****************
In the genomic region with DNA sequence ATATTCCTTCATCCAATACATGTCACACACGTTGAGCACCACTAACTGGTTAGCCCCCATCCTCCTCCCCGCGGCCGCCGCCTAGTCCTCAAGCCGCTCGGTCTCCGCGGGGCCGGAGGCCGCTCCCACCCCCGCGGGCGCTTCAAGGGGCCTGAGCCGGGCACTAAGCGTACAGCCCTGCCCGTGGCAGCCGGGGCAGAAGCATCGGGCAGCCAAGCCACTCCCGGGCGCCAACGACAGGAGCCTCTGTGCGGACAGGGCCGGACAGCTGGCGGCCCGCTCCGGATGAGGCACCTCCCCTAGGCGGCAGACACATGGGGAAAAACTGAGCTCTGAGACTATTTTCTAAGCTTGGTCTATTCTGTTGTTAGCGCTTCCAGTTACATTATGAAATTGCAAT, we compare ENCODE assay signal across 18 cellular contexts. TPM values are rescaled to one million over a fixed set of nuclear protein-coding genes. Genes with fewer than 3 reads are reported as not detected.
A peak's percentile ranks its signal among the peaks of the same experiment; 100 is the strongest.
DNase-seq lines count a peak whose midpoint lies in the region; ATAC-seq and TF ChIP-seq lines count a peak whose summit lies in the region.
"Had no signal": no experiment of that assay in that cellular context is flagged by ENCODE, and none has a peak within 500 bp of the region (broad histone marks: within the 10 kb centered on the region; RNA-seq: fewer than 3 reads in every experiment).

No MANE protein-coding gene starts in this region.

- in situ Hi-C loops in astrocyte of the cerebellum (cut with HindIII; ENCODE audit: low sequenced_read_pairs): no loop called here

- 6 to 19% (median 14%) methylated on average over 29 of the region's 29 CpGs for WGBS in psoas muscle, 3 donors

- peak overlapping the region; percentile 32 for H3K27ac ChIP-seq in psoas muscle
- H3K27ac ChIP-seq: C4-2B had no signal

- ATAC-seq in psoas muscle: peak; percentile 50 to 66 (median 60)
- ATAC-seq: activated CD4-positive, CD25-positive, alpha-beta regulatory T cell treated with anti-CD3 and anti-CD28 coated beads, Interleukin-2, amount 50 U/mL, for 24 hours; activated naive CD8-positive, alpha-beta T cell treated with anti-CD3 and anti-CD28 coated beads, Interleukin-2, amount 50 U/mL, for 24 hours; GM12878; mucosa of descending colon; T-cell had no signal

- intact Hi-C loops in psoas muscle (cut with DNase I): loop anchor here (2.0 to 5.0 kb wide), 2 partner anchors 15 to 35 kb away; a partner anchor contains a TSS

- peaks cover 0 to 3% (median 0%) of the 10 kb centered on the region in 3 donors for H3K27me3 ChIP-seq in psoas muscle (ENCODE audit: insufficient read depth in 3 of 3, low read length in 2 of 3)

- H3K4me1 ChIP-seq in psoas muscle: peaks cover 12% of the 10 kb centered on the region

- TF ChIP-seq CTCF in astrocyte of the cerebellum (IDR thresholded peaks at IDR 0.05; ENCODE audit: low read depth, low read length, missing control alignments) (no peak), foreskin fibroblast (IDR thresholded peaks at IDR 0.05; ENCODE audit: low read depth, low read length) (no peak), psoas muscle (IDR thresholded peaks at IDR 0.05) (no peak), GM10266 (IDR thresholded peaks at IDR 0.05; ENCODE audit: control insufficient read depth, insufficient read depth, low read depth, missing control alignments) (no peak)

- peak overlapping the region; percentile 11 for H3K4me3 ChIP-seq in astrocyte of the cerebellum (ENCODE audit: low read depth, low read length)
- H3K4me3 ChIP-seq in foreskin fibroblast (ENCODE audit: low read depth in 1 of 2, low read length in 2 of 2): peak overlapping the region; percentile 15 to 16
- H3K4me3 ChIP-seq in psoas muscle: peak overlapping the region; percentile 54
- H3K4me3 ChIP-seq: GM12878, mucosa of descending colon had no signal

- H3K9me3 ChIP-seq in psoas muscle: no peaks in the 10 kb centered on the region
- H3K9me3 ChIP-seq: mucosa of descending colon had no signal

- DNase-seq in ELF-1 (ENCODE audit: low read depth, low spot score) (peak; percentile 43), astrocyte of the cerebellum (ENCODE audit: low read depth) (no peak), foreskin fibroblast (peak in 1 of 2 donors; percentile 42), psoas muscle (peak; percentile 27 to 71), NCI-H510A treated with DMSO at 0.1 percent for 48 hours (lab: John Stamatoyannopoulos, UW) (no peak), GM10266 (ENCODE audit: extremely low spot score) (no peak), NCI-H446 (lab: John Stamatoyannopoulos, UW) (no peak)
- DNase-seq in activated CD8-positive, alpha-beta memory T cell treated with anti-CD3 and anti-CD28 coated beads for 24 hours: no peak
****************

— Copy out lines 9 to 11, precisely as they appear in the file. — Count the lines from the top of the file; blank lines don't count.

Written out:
- H3K27ac ChIP-seq: C4-2B had no signal

- ATAC-seq in psoas muscle: peak; percentile 50 to 66 (median 60)
- ATAC-seq: activated CD4-positive, CD25-positive, alpha-beta regulatory T cell treated with anti-CD3 and anti-CD28 coated beads, Interleukin-2, amount 50 U/mL, for 24 hours; activated naive CD8-positive, alpha-beta T cell treated with anti-CD3 and anti-CD28 coated beads, Interleukin-2, amount 50 U/mL, for 24 hours; GM12878; mucosa of descending colon; T-cell had no signal